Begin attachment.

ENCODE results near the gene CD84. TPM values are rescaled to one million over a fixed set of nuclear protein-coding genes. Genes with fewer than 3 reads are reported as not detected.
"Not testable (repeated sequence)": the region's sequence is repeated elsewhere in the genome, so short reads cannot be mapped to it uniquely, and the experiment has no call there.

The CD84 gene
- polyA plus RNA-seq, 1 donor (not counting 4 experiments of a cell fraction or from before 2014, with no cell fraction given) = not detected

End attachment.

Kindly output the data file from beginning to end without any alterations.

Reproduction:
ENCODE results near the gene CD84. TPM values are rescaled to one million over a fixed set of nuclear protein-coding genes. Genes with fewer than 3 reads are reported as not detected.
"Not testable (repeated sequence)": the region's sequence is repeated elsewhere in the genome, so short reads cannot be mapped to it uniquely, and the experiment has no call there.

The CD84 gene
- polyA plus RNA-seq, 1 donor (not counting 4 experiments of a cell fraction or from before 2014, with no cell fraction given) = not detected